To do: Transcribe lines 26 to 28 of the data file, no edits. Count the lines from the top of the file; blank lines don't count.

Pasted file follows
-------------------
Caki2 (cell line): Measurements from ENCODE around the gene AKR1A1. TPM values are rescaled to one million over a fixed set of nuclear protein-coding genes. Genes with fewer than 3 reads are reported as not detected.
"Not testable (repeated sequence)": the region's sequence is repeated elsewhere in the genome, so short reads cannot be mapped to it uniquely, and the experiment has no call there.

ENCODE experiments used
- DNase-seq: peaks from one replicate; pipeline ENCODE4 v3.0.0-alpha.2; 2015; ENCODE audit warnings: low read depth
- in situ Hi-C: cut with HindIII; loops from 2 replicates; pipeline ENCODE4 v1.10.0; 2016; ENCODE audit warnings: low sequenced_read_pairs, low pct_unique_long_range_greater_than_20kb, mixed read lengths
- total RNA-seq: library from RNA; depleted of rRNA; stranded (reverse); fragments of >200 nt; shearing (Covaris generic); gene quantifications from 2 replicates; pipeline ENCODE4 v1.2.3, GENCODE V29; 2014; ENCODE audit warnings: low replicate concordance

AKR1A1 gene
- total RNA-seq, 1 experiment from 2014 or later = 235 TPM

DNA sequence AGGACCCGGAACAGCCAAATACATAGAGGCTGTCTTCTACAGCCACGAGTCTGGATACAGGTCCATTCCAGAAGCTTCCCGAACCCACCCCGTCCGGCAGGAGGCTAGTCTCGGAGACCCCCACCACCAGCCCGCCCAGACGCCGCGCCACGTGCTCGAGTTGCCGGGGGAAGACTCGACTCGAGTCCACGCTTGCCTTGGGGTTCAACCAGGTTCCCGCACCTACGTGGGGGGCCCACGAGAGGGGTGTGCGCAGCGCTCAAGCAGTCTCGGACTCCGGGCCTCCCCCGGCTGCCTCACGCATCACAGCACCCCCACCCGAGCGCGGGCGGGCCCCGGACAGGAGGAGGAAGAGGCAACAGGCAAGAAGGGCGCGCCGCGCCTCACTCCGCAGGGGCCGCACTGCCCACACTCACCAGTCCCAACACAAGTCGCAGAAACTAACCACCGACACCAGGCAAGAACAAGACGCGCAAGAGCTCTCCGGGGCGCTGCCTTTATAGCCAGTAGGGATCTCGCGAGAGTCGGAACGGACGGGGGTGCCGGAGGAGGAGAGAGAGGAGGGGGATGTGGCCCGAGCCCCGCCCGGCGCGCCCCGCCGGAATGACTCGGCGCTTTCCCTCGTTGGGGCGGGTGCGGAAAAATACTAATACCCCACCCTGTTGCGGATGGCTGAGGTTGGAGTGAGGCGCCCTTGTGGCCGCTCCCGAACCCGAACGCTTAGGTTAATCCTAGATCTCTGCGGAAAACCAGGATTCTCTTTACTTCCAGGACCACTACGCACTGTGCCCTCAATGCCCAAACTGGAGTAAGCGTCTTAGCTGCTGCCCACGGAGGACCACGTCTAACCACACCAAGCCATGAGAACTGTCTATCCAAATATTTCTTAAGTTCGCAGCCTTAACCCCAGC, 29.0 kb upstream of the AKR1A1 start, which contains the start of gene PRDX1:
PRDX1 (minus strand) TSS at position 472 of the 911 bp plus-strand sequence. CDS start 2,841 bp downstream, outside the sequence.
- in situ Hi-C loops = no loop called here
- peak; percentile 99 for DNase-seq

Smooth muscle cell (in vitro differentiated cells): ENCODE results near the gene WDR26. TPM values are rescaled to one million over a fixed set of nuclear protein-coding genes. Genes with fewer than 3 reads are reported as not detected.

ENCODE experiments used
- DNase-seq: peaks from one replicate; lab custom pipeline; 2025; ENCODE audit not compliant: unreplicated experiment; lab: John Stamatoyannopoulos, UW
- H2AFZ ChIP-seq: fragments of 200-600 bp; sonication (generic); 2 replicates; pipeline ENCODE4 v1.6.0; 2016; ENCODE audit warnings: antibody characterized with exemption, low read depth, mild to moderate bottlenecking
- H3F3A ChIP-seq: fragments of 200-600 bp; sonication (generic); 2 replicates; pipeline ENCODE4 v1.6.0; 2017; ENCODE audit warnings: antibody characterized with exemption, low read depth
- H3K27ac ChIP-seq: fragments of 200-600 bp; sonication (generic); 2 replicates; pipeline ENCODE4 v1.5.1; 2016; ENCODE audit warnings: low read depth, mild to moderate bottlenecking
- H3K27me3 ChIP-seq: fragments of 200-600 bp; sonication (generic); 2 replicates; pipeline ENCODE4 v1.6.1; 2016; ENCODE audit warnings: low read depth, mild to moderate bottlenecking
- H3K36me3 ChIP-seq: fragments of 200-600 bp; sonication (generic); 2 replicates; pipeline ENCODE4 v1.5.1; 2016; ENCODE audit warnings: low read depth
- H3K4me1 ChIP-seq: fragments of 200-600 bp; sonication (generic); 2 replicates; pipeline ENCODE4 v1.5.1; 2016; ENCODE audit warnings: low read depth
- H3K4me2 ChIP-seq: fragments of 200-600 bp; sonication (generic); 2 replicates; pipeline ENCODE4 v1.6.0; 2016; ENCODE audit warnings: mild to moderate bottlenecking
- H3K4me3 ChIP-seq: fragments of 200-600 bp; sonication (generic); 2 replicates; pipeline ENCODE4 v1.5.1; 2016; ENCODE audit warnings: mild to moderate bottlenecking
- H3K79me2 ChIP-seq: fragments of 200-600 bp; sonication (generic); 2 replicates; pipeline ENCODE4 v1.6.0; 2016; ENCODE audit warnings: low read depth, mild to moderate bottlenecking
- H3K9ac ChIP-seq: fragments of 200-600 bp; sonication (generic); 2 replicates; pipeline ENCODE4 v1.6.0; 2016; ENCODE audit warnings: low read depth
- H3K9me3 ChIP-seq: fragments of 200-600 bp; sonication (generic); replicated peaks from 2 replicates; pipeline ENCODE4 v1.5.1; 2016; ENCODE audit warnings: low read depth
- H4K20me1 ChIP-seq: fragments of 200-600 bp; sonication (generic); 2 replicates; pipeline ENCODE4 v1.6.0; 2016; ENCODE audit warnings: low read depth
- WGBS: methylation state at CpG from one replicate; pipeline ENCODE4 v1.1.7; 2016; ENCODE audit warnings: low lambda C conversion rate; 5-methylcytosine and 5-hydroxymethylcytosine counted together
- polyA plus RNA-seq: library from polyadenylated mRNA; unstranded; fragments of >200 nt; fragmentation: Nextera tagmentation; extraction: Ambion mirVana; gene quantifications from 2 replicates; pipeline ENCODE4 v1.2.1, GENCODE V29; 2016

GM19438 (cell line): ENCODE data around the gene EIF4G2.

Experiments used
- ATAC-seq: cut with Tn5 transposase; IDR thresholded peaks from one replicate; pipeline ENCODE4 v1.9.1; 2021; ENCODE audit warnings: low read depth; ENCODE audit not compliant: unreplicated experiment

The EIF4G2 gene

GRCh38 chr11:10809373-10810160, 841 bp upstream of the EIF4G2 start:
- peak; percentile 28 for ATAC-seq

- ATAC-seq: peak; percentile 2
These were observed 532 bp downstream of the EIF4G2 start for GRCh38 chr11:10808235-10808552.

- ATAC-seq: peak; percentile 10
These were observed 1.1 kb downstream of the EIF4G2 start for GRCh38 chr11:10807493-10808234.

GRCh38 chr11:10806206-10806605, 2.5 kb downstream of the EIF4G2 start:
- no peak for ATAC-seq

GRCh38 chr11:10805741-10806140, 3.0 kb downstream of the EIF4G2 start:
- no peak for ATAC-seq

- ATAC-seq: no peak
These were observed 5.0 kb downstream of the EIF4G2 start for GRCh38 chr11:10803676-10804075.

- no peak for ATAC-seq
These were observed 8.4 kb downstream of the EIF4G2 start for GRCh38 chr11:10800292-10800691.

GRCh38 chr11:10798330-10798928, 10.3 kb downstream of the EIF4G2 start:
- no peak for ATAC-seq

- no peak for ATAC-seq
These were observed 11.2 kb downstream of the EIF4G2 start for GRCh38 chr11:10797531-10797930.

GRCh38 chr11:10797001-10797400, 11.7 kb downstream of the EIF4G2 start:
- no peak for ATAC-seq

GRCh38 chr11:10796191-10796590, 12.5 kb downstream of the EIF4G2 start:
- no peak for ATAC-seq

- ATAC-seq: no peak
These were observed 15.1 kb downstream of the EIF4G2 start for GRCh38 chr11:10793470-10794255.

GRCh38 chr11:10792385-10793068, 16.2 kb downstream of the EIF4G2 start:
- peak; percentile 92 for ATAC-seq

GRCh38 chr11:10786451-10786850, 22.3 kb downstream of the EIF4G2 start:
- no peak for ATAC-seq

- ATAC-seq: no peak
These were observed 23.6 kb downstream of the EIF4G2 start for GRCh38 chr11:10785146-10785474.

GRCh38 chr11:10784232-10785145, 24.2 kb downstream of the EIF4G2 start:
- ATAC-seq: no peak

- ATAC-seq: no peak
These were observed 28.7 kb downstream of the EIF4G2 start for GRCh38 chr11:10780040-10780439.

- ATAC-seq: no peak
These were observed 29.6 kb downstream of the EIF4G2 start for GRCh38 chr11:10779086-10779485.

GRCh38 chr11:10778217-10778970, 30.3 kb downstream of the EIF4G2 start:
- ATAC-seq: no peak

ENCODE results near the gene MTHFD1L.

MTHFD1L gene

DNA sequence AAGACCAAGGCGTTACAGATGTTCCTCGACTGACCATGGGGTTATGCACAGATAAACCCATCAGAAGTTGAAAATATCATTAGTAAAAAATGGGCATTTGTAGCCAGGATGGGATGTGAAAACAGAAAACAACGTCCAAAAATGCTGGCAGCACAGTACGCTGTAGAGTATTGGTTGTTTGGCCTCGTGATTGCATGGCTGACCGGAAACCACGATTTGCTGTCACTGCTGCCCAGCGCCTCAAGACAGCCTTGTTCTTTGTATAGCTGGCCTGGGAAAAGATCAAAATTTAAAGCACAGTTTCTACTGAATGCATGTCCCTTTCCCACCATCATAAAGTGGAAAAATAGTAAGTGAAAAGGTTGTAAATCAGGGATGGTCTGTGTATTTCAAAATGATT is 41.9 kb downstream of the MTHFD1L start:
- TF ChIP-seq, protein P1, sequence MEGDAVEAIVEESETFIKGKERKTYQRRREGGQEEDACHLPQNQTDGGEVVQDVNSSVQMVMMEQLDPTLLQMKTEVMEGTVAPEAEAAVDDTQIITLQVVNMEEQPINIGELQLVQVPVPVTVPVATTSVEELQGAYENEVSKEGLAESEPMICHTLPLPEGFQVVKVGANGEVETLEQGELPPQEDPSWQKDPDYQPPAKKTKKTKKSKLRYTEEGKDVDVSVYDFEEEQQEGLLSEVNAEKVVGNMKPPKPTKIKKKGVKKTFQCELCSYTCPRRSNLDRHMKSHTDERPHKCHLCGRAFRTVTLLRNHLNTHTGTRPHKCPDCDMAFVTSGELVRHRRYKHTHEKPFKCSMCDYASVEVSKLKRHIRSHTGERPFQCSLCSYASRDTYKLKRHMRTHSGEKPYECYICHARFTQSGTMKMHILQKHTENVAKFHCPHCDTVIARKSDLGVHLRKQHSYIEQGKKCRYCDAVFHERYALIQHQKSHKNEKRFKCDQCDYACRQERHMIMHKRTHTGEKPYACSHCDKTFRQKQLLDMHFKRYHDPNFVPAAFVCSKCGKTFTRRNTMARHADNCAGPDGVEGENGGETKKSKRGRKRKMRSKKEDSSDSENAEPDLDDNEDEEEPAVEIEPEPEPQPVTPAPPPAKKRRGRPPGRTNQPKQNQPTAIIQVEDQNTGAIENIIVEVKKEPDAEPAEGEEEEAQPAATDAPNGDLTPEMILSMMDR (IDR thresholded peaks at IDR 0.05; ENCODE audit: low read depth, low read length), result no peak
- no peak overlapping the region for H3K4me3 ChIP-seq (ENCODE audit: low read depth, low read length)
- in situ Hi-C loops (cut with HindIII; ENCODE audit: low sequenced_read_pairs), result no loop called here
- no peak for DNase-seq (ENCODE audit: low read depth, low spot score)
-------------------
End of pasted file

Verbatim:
- H3K9me3 ChIP-seq: fragments of 200-600 bp; sonication (generic); replicated peaks from 2 replicates; pipeline ENCODE4 v1.5.1; 2016; ENCODE audit warnings: low read depth
- H4K20me1 ChIP-seq: fragments of 200-600 bp; sonication (generic); 2 replicates; pipeline ENCODE4 v1.6.0; 2016; ENCODE audit warnings: low read depth
- WGBS: methylation state at CpG from one replicate; pipeline ENCODE4 v1.1.7; 2016; ENCODE audit warnings: low lambda C conversion rate; 5-methylcytosine and 5-hydroxymethylcytosine counted together